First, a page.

By Byun Duk-kun
WASHINGTON, April 6 (Yonhap) -- The United States is in constant consultation with South Korea to ensure the allies have adequate capabilities to counter any aggression from North Korea and will continue to do so, Department of Defense spokesperson John Kirby said Wednesday.
The Pentagon press secretary, however, declined to comment on whether the U.S. may consider deploying strategic military assets to South Korea to help prevent further provocations by the North.
"We are going to continue to work with our South Korean allies on making sure that our capabilities are appropriate to the threat, the threat that's continued to be posed by North Korea and by their advancing ballistic missile program," he said in a press briefing.
"We are not going to detail all that from the podium but we're constantly looking at what the readiness requirements are. That's why we constantly consult with our ROK allies," he added, referring to South Korea by its official name, the Republic of Korea.
Seoul's defense ministry earlier said that it plans to discuss with the U.S. about the possible deployment of U.S. strategic assets in a report to President-elect Yoon Suk-yeol.
A special delegation sent by Yoon to the U.S. has also said the issue of deploying U.S. strategic assets was discussed in a meeting with White House National Security Advisor Jake Sullivan, held Tuesday.
Strategic assets generally refer to formidable military hardware such as nuclear-powered submarines, aircraft carriers and long-range bombers.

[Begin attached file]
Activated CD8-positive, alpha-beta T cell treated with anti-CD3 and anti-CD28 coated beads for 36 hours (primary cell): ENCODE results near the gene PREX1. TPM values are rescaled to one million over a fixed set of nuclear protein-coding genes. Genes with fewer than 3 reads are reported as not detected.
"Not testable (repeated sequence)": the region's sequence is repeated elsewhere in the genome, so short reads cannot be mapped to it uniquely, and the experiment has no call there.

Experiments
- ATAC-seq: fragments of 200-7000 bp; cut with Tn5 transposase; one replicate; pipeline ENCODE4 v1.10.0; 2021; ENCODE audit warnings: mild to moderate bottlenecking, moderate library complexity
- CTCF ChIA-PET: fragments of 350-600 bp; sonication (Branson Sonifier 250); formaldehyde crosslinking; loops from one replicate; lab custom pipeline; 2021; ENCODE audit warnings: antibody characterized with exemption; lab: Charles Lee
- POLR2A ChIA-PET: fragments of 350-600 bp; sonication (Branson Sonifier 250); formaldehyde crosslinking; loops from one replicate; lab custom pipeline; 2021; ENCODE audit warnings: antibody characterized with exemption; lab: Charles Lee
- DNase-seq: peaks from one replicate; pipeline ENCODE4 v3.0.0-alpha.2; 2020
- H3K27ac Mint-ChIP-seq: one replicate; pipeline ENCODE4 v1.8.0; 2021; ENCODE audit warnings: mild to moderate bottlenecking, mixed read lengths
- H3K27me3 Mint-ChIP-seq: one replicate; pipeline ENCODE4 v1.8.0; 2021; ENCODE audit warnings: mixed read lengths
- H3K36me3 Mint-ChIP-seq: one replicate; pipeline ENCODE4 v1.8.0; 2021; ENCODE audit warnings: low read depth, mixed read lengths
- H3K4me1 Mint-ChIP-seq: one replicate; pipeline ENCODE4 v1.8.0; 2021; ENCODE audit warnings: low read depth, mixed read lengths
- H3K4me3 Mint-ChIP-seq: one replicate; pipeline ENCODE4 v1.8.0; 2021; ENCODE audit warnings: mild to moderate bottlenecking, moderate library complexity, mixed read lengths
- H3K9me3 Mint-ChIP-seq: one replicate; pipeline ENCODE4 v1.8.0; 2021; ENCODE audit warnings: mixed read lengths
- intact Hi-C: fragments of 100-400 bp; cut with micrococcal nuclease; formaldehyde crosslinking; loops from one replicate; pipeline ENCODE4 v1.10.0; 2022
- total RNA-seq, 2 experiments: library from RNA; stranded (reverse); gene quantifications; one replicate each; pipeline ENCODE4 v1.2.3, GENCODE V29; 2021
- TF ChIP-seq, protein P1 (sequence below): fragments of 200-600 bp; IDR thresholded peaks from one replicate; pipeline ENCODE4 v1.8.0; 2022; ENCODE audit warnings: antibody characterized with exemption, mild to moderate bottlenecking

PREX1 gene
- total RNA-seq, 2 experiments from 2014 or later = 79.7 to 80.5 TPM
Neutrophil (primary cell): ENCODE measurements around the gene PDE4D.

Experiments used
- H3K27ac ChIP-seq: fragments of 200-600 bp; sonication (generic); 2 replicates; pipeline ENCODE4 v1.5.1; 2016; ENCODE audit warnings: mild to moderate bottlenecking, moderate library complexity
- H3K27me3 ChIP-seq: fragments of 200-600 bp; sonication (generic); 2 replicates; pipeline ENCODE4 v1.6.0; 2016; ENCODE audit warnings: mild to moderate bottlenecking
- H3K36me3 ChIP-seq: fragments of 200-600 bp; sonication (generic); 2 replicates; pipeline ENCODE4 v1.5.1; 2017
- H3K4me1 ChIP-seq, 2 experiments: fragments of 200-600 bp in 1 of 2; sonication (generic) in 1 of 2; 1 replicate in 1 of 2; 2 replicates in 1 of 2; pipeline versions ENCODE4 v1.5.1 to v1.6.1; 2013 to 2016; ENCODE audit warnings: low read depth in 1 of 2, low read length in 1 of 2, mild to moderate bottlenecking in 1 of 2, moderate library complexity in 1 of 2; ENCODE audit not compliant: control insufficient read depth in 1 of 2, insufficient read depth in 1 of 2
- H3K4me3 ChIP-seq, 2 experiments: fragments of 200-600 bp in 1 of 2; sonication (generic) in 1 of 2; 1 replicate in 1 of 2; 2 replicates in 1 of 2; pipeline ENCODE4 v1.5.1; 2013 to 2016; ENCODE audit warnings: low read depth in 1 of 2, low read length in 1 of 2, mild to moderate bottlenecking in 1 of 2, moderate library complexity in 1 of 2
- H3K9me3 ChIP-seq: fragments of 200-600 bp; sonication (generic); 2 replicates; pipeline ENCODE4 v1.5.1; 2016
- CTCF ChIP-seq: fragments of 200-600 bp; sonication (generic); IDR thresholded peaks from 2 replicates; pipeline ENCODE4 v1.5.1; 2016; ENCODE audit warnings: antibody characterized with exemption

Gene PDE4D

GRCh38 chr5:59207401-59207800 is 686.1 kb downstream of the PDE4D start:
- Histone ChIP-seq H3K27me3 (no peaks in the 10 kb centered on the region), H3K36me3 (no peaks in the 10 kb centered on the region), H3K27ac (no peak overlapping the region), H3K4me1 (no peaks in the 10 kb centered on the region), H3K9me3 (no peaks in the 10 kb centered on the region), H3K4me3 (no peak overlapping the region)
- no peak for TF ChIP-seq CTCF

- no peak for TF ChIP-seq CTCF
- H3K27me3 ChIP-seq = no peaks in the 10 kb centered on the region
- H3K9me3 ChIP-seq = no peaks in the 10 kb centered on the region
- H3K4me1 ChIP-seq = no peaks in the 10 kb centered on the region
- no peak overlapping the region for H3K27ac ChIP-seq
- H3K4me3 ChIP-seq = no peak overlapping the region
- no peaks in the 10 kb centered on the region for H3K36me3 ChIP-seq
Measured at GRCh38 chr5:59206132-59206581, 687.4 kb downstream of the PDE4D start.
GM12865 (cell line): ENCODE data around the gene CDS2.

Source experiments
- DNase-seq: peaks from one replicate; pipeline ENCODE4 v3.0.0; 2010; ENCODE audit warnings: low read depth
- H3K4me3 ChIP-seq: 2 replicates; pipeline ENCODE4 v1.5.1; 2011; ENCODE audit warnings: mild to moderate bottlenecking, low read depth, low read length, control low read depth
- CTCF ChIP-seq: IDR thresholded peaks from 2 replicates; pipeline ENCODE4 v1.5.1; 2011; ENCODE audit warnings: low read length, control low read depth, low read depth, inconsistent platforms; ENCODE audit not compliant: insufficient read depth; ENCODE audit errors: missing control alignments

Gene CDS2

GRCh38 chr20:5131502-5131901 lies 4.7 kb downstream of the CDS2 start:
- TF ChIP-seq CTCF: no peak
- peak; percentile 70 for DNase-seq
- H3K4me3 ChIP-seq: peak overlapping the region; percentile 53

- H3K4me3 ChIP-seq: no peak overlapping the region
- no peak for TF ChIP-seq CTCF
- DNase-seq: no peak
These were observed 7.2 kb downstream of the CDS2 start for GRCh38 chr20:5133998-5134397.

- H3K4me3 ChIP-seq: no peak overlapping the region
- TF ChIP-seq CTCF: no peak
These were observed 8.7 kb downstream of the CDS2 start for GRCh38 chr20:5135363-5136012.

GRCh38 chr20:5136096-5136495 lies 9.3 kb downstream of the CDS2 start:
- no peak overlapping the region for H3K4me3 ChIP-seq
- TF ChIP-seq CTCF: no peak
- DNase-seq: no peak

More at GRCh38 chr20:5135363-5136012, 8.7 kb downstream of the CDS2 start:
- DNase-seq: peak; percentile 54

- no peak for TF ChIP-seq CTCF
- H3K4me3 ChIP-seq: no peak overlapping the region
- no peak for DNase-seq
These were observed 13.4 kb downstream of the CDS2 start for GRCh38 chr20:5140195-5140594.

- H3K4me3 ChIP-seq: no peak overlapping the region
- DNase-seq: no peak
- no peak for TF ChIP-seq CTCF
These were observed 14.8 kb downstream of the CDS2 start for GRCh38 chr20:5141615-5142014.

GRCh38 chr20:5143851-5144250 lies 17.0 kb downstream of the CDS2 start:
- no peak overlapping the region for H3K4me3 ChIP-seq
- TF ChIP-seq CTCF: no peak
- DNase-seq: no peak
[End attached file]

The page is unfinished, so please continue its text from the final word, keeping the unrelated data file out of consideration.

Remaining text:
Kirby again declined to comment when asked if the U.S. may consider deploying its nuclear weapons to South Korea.
"Our job is to make sure that we are contributing to the alliance in meaningful, tangible ways to the security of the peninsula and to other allies in the region," he said. "And we look at our posture every day with that in mind and we're in constant consultation with our ROK allies."
The heightened attention on the Korean Peninsula follows 12 rounds of North Korean missile launches this year that also included the North's first firing of an intercontinental ballistic missile (ICBM) since November 2017.
Kirby said the launches were "troubling."
"We know that they are continuing to try to advance and improve their ballistic missile program. And with each test, whether it's a failure or not, they learn from that and that's troubling," he said.
He urged the North to return to the dialogue table, while reaffirming U.S. commitment to resolve issues diplomatically.
"We continue to make it clear that we will be willing to sit down with North Korea without preconditions to talk in good faith to find a diplomatic path forward here, to reach a better outcome for security and stability on the peninsula," said Kirby, noting the North has yet to show any interest in dialogue.
"So we're going to continue to work on our capabilities inside the alliance with the ROK. We're going to continue to make sure that we're doing our part to make sure we have the capabilities on the peninsula to preserve a sense of security there," he added.
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